Reed, who is also a dad of three, says he understands first-hand how scary it can be to see your child take a nasty fall. But the last thing he wants is for parents to stop letting their children be physically active for fear of hurting themselves. Of course, it is important for parents to take head injuries seriously, he says, “But we can’t have our kids living in a bubble.”

Do I need to wake my child up through the night?

Doctors used to advise waking kids up every couple of hours through the night after a head injury, but experts say these wake-up calls are no longer recommended. They might actually prevent your child from getting the restorative sleep his brain needs to recover, not to mention cause a lot of unnecessary stress for parents.

Baseline testing

If your kid participates in a high-risk sport like hockey or figure skating, you may have heard about pre-season baseline testing offered by private concussion clinics. The test (which costs around $90) measures your child’s performance on a range of cognitive and physical skills—from balance challenges to a series of neurological tests. Nick Reed, co-director of the Concussion Centre and an occupational therapist at Holland Bloorview Kids Rehabilitation Hospital in Toronto, describes it as “basically, a really boring video game that involves recognizing and responding to shapes and numbers on the screen.” The idea is that if your kid does get a concussion, doctors can compare her results post-injury to her baseline scores, which can help them assess how well she is recovering and when she might be able to participate in the sport again. But many experts say there's not enough evidence to support it being used for kids. In 2017, Parachute, a charitable organization devoted to preventing injuries, released a statement saying, "Baseline testing is not required for post-injury care of youth athletes with suspected or diagnosed concussion and is not recommended." Daniel Rosenfield, a paediatric trauma fellow at the Hospital for Sick Children in Toronto, says baseline testing is promising, but more evidence is needed to figure out how and when these types of tests can be used most effectively—they still haven’t been approved for use in the ER.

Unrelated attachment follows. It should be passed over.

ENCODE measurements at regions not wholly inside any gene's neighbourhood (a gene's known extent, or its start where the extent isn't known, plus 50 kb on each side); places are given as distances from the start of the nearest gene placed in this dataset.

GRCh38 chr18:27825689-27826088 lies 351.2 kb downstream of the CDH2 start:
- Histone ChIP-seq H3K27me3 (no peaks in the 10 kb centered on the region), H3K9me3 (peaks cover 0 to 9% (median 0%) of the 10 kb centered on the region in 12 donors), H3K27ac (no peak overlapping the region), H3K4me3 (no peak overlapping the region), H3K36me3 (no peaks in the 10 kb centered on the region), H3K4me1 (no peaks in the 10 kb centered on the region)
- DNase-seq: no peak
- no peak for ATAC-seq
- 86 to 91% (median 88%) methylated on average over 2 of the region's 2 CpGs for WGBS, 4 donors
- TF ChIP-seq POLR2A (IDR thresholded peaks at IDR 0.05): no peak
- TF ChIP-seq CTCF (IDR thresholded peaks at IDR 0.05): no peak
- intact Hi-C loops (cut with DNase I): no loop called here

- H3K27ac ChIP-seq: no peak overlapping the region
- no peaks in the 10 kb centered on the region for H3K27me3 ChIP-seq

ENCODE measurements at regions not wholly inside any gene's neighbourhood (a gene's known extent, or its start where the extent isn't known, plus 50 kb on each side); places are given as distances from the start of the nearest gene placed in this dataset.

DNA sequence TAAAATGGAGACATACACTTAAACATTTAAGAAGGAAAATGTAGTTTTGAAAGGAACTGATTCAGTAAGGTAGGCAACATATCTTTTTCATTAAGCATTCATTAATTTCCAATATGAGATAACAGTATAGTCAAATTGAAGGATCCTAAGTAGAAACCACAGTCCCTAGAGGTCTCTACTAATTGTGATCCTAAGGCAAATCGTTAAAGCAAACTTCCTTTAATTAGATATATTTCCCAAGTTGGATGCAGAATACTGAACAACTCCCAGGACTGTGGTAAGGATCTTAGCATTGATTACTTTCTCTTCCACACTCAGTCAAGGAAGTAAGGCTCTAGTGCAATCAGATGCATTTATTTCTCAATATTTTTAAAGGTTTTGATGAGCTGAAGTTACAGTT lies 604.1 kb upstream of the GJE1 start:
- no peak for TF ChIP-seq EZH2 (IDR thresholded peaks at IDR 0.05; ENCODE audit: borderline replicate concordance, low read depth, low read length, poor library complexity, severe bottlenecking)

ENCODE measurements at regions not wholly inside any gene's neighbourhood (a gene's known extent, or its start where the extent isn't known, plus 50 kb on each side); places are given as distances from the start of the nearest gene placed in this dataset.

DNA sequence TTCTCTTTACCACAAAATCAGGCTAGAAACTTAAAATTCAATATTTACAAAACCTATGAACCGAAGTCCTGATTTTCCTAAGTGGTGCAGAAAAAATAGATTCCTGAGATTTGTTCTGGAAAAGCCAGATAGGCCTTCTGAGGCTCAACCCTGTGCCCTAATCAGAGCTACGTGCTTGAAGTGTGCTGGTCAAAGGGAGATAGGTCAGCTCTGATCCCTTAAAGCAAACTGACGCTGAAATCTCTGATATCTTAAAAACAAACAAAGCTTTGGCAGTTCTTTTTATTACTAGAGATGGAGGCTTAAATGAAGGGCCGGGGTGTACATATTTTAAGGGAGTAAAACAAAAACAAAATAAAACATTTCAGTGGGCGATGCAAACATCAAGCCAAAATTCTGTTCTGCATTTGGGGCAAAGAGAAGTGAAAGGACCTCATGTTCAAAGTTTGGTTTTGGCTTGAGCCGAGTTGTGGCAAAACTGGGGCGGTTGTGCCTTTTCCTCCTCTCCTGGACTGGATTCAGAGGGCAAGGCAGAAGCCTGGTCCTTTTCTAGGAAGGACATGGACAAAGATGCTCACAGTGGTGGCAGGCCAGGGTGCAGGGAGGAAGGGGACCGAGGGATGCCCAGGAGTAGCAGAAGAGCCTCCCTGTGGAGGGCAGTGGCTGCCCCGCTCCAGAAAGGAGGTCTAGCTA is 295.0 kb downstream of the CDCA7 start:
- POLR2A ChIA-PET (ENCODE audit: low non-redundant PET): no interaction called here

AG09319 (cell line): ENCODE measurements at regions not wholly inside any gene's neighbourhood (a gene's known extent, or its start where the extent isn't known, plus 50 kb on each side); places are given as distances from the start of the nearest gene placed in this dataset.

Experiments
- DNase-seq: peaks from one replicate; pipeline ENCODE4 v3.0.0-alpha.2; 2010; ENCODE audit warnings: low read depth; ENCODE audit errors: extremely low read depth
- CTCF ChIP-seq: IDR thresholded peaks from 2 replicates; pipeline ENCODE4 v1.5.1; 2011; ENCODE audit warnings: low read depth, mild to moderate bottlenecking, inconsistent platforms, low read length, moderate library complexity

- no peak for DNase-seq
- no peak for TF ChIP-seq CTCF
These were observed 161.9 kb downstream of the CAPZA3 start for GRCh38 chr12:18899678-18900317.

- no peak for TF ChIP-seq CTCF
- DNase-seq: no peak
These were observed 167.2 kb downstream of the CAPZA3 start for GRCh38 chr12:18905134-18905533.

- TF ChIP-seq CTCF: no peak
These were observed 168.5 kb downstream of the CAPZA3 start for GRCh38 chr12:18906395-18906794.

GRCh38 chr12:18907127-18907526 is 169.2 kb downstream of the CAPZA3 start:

This article was originally published on May 05, 2022

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Kalli is a documentary maker, journalist, artist and educator based in Brooklyn, NY. She is currently the director of audio journalism and associate professor at the Craig Newmark Graduate School of Journalism. She has produced audio documentaries, news reports, current affairs shows and podcasts for the CBC and the BBC, as well as published pieces in magazines like The Local and Chatelaine.